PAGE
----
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18 January 2010


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The Afghan version of big time propaganda:

Afghan politicians insisted the Taliban attack held little significance.

"It does not mean the Taliban is strong. It means they cannot target military targets only the Afghan people. It means that they are weak," Mir Ahmed Joyenda, an Afghan parliamentarian, told Al Jazeera.

Sure ... the Taliban are weak ... the surge is working ... the U.S. defeated the enemy in Helmand ...

How long until the U.S. pulls out of Afghanistan?


Obama's second term is indeed looking unlikely. He exerted himself strenuously to sell himself to the American people. But selling his policies? Not a chance.

The "community organizer" could have organized the people. The great speaker could have used his most fearsome weapon--the bully pulpit. As it is, Obama just laid back and barely ever made an appeal to anyone to support his policies (if he has any.)

Obama must realize that you don't do slam dunks with both hands tied behind your back. What happened?


"Obama is looking more and more unlikely for a second term. I am sure that he is praying a lot over Massachusetts." pl

I remember saying exactly the same thing about George W. Bush.


Some of your comments (which I agree with, BTW) make you sound like you were born 150 years too late. You could have been a British Army officer, or political agent in India - manipulating the natives for the crown.

Ramtanu Maitra

If Gen. McChrystal with his US/NATO/Afghan National Army/Afghan Police cannot keep 20 armed men from entering the capital city Kabul, allegedly the safest town in Afghanistan, from different directions with at least three suicide bombers attacking three government buildings, Presidential Palace, Serena Hotel and setting ablaze a shopping center,it seems he and his boss in the White House are pulling wool over American people's eyes saying they will "disrupt, dismantle and defeat" the Taliban, and "win the hearts and minds" of Afghans. Too much blood has flown down the Kabul River

Patrick Lang


Ah, I see my error. you are both a pseudo-hardass and naive. pl


Col. Lang anticipated the Taliban strategy in his initial comments on the McChrystal report, when it first came out. Taliban knows how unpopular the war is back home in the United States, and they are conducting a classic asymmetric warfare operation, to intensify the cost of going ahead with the COIN program. You are absolutely right that, as long as there are zealots who are ready to conduct suicide bombings, the COIN strategy is doomed to a costly, drawn-out failure--unless saner heads in Washington force a rethink.


Massachusetts Senate race is over.

IMHO, if it was close the Boston Machine would guarantee a close victory.

I also remember being so elated when Bubba lost both chambers of Congress to the Newt-led Republicans.

Only to watch Bubba be saved and re-elected for taking credit for things he opposed.


Col., add the bailouts of Wall Street and the UAW to list of reasons not to reelect Foolbama.

"Change We Can Believe In"

P.S. The Haitian relief is becoming a potential political liability.


Whatever a "pseudo-hardass is", I'm not a hardass.
"Naive", maybe. Depends on the situation.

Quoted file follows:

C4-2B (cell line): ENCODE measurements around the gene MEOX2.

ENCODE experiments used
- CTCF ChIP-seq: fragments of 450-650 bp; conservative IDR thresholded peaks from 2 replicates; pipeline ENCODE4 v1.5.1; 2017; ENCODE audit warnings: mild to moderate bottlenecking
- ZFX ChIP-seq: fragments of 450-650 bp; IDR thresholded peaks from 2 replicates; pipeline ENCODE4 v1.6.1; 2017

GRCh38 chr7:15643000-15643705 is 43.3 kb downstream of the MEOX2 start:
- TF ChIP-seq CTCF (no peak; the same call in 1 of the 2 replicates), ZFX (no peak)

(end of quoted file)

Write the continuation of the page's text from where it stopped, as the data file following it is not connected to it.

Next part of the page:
Nancy K

Americans deserve the democracy they get. I'm not sure why Americans would trust Republicans, who got us into our financial problems in the first place, but go figure.
I'm dissapointed in Obama, I don't feel he is progressive enough, however I would not cut off my nose to spite my face by voting Republican.


Not (never) taking sides, but hey, folks, it's two days short of one down and three more to go for the supposed "lame duck." Back in high school, when we got three yards on first down, Coach's mantra was "three times four's twelve!" The final health care vote, not Afghanistan this week, will be Obama's first down play, and much afterward will depend on it I think. Politically, what happens "over there" in years two and three will be much more important.

William R. Cumming

Personally I believe Haiti will be Obama's nadir where his minions are giving speeches to the Haitians including flyovers of the country telling them to stay [safely?] home and don't attempt to migrate to the US.


Obama is looking more and more unlikely for a second term. I am sure that he is praying a lot over Massachusetts.

It's too early to tell, even if Brown wins in MA as predicted. However, if he loses, it will be because he tried to change too little, not too much, IMO.

robt willmann

On the PBS Newshour with Jim Lehrer last night, the attack in Kabul was blamed on the "Haqqani network, an al-Qaida-linked Taliban faction."


This alleged "network" is said to be run by the son of Jalaluddin Haqqani, who was one of the best resistance commanders against the Russians during its occupation of Afghanistan. Former CIA officer Milt Bearden back in 2004 described that situation and that the elder Haqqani has turned from being America's friend to being its enemy.


The Public Broadcasting System report does not mention this history.

As the escalation in Afghanistan and Pakistan gets underway, one particular person is quiet as a church mouse -- General David Petraeus, the self-styled counter-insurgency scholar. He is hiding behind Gen. McChrystal, knowing full well that if he is publicly associated with an ongoing mess in Afghanistan, his carefully promoted "image" pointed at politics -- including being a "runner-up" for Time magazine's "Person of the Year" in 2007 -- will go right down the drain.

Abu Sinan


I am wondering if you have read the Harpers story below and whether you think it true and the possible implications?


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